the candle trays are heavy
I hardly find my way among dead and alive
holding a drop of new light
crossing myself with my hand still warm
people stand shoulder to shoulder
the bell-ringer pulls down the rope
I’m beginning to feel the earth’s silence
candle flames are sizzling in the sand
upright or bending
separated or united
I get out into the sunlight
slowly stepping over the grass
an old cross raises in the church’s yard
an apple tree had grown beside it
leaning completely towards sunrise
almost touching the stone
I come back under vaults
crossing myself again
breathing much deeper
I hide in a Sunday’s shell,
a frosty and white holiday,
my thoughts are locked in a warm cellar,
mice are nibbling in the satchel with memories.
Because of too much silence
I dream that roosters sing,
waking up wrapped in a down pillow,
amidst roots of writhed wings
still ticking slowly
on their first flight.
Electric bells toll in the rain,
heavy scales raise upon me
knocking the dimmed windows.
Life is like marching slowly
over tiny stones.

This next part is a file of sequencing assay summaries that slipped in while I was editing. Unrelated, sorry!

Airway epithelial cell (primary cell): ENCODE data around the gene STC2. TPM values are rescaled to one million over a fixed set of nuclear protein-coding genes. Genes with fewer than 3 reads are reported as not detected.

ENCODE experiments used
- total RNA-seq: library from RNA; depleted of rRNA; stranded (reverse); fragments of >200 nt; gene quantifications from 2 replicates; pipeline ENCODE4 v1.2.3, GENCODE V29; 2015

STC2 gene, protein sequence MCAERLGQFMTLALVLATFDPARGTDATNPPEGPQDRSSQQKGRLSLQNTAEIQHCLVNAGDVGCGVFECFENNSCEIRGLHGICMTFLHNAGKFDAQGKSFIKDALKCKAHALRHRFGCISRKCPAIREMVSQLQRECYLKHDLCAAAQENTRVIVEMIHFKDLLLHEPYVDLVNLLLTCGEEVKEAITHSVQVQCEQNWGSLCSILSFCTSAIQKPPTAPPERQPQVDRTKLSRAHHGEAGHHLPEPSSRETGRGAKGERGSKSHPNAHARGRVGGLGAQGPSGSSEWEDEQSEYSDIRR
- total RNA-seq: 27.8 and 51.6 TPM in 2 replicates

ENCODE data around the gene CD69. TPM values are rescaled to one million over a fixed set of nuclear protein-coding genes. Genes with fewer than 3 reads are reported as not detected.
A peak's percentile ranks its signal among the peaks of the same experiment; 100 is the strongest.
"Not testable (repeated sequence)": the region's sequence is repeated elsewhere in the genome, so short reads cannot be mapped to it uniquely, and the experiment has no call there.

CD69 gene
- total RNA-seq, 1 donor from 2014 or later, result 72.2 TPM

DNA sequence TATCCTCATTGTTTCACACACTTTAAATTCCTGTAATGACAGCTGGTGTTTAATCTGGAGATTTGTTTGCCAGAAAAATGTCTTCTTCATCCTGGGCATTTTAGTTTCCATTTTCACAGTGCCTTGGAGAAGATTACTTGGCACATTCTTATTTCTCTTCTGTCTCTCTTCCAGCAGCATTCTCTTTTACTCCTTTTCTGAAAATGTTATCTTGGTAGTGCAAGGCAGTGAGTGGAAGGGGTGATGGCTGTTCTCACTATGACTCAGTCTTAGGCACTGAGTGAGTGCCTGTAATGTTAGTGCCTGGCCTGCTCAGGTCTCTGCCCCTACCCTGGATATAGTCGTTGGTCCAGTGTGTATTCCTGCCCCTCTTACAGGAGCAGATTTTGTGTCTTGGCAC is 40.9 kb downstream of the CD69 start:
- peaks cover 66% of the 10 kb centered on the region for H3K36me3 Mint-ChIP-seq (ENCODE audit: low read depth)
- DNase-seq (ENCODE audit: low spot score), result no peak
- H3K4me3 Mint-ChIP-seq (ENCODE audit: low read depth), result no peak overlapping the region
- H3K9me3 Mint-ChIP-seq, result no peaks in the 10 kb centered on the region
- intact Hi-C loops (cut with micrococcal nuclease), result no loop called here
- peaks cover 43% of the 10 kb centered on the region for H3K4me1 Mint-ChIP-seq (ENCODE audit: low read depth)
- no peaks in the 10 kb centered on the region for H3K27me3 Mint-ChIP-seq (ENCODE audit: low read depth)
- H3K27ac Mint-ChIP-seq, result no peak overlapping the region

My eyelids are crumpling
like lemon skins squeezed
until the very last,
a hidden flame is dripping
through open and bitter pores.
Incense is burning in the chapel,
my knees’ traces
scatter in cinders
near the iron stove,
a white sun glides
upon pew arms.
At snowfield’s edge
roofs are fuming, trains are running,
people on the corridors
are clutching the window bars
hand after hand,
a thread of words tightens,
bells are tolling for vespers
closer and closer.
I remember that storks left that place
and their nests didn’t turn green.
Walking in the moonlit field
I forgot were was the stream with ruby fish,
somewhere close to the juicy meadow,
after a while brickmakers came there
to dig the riverbed
then glassy sands swallowed the sun
like hungry white bones.
Time stood still
in a dry willow log
rolling on my way,
only stones remained in their roots.
Tomorrow I’ll go to the church,
I’ll place my palm in the bell’s shadow,
maybe it will toll for noon.